". . . 'For unto you is born this day, in the city of David a Savior, who is Christ the Lord.' . . .  And suddenly there was with the angel a multitude of the heavenly host, praising God and saying, 'Glory to God in the highest, and on earth peace among those with whom He is pleased.' "  Luke 2:11, 13-14

Scripture quotations are from the ESV® Bible (The Holy Bible, English Standard Version®), copyright © 2001 by Crossway Bibles, a publishing ministry of Good News Publishers. Used by permission. All rights reserved.

Sunday, December 12, 2010


"Now the birth of Jesus Christ took place in this way. When his mother, Mary, had been betrothed to Joseph, before they came together, she was found to be with child from the Holy Spirit. And her husband Joseph, being a just man and unwilling to put her to shame, resolved to divorce her quietly. But as he considered these things, behold an angel of the Lord appeared to him in a dream saying, 'Joseph, son of David, do not fear to take Mary as your wife, for that which is conceived in her is from the Holy Spirit. She will bear a son, and you will call his name Jesus, for he will save his people from their sins.' ... When Joseph woke from sleep, he did as the angel of the Lord commanded him..." Matthew 1:18-21, 24a

Joseph is, to me, the unsung hero of the Nativity story. If not for his absolute obedience, those events would have taken quite a different direction. It was Joseph, after all, who complied with the Lord's command to go through with the wedding to Mary despite what appeared to be indisputable evidence that she was not the chaste young woman he expected to take as his bride. However, he chose to believe the unbelievable and he took her in and cared for her and for the Child. I often wonder what the consequences of his decision meant for him... Was he ridiculed? Pitied? Whatever his lot, he took it willingly.

After the birth of Jesus, Joseph was again visited by a heavenly messenger and told to flee to Egypt. Undoubtedly, this was not an easy task with such a young child, yet he did not hesitate but woke his young family right away and left by night. Imagine, hurriedly packing and preparing for a journey in the dark of night with only an oil lamp to see by--if even that! Again, the command did not make much sense, but in this act of prompt obedience, he spared his family the horror of witnessing the presumably paranoid Herod's desperate act of infanticide.

The Bible records two other brief messages to Joseph: One telling him it was safe to go back to Israel, and the second was an unknown warning that caused him to settle in the region of Galilee in Nazareth. In all instances of contact with a heavenly messenger, Joseph was quietly and simply obedient. The ramifications of his amenable behavior were tremendous--in all cases providing for the life and welfare of the Lord Christ in his childhood--and yet it is rare that his name is mentioned except as the husband of Mary. Personally, I am amazed at the faith shown by what appears to be a very humble and submissive man. In the few passages in which he is mentioned, we see nothing more than calm and immediate compliance to the will of God. I cannot help but remember that even Abraham laughed when he was told the impossible: that he would have a son in his old age. But Joseph, when told that Mary was pregnant, not through the normal means, but by an act of the Holy Spirit, accepted this without documented complaint or dispute and took her and cared for her as his wife.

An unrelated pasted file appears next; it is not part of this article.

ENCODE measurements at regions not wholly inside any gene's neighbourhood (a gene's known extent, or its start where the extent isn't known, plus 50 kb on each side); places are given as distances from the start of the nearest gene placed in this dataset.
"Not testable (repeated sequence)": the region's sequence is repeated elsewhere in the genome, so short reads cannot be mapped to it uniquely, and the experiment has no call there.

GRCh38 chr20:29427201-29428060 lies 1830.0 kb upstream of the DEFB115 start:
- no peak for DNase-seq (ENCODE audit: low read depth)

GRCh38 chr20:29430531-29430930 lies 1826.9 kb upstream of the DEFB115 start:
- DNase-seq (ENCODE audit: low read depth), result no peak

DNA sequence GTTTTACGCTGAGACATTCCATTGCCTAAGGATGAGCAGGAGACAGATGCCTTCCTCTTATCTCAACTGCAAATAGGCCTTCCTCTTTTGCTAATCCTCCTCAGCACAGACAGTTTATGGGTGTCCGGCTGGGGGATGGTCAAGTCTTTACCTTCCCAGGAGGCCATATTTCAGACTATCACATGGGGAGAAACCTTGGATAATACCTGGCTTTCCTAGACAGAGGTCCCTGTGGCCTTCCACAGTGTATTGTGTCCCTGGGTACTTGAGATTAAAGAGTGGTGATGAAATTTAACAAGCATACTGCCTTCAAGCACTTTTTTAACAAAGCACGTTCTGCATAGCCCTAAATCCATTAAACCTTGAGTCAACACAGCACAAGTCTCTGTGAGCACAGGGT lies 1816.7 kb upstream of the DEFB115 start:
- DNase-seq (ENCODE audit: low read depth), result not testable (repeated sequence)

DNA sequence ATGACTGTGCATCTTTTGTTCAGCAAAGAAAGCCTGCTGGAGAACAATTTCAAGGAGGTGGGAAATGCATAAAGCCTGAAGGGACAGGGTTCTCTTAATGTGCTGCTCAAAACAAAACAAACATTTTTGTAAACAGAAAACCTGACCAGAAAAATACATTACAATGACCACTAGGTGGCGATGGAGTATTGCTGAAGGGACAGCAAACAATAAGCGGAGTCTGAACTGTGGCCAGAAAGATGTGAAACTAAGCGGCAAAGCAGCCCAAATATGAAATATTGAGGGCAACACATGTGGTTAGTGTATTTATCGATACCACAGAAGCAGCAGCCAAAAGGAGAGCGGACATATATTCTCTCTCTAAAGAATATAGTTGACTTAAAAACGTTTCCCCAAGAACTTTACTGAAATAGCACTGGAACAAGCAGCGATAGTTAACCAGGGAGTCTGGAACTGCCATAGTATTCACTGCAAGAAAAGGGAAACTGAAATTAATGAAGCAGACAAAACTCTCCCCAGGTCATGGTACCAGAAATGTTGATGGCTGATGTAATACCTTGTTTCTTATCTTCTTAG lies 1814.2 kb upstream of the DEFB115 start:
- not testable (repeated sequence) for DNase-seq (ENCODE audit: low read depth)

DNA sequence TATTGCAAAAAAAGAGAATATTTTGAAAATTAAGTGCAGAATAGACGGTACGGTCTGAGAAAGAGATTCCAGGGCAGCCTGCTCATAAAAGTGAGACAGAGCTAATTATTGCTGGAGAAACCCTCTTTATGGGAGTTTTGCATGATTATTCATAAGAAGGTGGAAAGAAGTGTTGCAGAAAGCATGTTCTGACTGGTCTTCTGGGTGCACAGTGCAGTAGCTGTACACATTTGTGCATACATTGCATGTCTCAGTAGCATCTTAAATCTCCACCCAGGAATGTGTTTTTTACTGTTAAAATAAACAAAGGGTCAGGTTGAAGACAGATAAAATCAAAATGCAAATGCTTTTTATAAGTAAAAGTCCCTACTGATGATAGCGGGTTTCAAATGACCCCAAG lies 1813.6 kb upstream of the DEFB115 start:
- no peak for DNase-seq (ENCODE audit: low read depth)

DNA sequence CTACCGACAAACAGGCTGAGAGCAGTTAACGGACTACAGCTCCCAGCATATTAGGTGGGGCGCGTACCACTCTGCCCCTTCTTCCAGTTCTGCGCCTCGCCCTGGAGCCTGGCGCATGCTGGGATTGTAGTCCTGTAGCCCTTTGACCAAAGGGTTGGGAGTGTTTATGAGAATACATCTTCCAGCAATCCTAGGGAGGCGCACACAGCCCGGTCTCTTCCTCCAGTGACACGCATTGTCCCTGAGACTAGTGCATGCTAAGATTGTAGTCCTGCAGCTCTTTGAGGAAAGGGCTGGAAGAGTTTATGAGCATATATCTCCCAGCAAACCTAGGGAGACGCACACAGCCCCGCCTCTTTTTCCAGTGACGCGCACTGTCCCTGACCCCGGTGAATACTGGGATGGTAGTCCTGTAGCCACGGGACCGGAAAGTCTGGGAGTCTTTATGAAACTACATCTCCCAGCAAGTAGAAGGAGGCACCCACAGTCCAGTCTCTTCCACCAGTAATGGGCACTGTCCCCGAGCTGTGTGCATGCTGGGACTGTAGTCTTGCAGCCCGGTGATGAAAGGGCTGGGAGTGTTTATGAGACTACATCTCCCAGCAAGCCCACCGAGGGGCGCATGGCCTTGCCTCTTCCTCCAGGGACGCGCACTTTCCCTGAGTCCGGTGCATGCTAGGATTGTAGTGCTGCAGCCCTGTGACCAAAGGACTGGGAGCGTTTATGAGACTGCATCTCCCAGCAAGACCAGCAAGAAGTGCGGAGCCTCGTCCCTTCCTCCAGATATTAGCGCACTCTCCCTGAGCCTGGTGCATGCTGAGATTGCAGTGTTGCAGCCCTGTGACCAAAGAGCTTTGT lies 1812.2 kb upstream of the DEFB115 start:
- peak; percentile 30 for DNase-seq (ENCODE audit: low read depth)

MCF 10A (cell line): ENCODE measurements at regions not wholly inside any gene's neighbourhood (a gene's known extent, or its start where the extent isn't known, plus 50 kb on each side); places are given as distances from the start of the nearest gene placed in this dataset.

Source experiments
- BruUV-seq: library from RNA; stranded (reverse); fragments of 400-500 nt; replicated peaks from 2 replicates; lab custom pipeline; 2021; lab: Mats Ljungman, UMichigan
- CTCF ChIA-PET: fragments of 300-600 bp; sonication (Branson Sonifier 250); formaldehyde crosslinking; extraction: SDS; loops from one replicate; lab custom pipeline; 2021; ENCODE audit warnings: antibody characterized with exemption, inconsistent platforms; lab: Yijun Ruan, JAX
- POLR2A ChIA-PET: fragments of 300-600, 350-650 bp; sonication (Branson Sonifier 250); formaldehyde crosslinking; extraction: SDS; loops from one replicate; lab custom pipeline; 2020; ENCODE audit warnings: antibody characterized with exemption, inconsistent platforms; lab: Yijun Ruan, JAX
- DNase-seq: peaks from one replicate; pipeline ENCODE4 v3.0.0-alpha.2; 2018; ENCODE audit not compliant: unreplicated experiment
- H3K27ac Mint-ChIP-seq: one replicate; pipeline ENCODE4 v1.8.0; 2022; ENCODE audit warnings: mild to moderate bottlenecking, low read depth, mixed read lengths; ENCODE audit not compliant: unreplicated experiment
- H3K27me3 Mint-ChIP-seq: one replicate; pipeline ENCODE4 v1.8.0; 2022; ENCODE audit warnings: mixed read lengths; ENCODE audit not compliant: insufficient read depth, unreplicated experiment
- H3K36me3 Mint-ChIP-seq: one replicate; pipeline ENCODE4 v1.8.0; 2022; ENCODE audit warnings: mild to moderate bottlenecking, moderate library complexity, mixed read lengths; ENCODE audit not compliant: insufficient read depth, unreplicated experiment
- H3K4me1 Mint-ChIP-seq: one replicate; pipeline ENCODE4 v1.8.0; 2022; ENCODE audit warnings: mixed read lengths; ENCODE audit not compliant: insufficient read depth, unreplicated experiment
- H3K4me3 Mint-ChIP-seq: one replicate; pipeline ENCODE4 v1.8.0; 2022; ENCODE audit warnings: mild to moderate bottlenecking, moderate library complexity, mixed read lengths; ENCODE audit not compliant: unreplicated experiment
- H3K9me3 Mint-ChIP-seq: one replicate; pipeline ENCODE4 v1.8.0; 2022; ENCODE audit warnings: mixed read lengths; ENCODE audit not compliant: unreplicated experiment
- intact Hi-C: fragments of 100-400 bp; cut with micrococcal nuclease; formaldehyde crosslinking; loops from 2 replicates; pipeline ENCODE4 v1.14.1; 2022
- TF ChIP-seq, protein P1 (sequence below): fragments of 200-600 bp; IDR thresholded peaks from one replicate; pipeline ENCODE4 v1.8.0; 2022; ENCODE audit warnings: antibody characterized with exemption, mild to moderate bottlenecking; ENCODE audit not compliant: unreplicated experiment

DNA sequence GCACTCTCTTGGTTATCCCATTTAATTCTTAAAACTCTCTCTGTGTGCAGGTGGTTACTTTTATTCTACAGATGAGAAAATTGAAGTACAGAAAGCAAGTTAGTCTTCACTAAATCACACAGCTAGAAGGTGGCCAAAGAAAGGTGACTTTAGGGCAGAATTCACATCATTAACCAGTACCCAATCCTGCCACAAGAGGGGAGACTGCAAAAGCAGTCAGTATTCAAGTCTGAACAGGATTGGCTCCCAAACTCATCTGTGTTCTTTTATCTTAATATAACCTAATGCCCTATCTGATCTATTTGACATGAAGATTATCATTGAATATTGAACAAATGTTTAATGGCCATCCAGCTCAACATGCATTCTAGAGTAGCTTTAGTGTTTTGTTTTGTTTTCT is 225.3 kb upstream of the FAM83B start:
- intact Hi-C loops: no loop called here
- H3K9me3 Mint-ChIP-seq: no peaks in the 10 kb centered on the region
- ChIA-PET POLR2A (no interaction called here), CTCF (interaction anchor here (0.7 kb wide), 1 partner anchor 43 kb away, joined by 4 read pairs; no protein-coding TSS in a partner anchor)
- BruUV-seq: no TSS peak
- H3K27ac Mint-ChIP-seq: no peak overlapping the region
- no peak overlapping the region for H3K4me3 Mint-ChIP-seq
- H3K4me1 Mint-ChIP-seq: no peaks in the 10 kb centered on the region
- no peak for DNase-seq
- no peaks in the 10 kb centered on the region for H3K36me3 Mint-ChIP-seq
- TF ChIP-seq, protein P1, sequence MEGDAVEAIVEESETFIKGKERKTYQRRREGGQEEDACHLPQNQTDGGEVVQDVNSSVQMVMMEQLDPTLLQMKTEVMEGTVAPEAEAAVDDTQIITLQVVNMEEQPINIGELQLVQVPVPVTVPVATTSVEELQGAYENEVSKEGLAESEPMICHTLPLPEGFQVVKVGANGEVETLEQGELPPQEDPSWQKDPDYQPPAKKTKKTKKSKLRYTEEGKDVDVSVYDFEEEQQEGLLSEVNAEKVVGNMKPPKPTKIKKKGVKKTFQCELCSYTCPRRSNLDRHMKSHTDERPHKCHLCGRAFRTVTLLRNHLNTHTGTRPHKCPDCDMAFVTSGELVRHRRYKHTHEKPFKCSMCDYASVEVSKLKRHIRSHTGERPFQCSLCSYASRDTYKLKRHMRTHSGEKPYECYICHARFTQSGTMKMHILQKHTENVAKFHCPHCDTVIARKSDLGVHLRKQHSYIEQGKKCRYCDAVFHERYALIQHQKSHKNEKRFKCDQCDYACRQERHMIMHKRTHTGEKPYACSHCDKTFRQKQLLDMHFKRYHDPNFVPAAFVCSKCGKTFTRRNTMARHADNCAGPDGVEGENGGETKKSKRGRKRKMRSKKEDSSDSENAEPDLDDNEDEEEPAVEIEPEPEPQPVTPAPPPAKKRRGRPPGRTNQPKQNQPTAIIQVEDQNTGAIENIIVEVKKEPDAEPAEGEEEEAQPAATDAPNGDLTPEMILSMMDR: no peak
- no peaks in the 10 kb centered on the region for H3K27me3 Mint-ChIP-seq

These ruminations on the life of Joseph began as I reflected on my own heart this past year. I find that I was not compliant to God's will for my life as Joseph was. Rather, I spent the year in discouragement and allowed myself to wander away from the will of my Lord. Rather than forsaking my preferences, as I am sure Joseph would have preferred an uncomplicated marriage or to stay in bed that night in Bethlehem, I found myself instead indulging them. As the year draws to a close, I find myself humbled and repentant. It is my prayer that the new year will see a different me. I pray that I will truly live my life in humility and service to others, living in a place of complete submissiveness to the will of God so that I may understand in each instance what is His will. I pray that I will no longer strive to "do good" without first checking with my Father to see if this is the good He would have me do. I would love for it to be said about me when I am gone from this earth: "We don't know much about her, but what we do know is that she lived in prompt obedience to the Lord."

Scripture quotations are from the ESV® Bible (The Holy Bible, English Standard Version®), copyright © 2001 by Crossway Bibles, a publishing ministry of Good News Publishers. Used by permission. All rights reserved.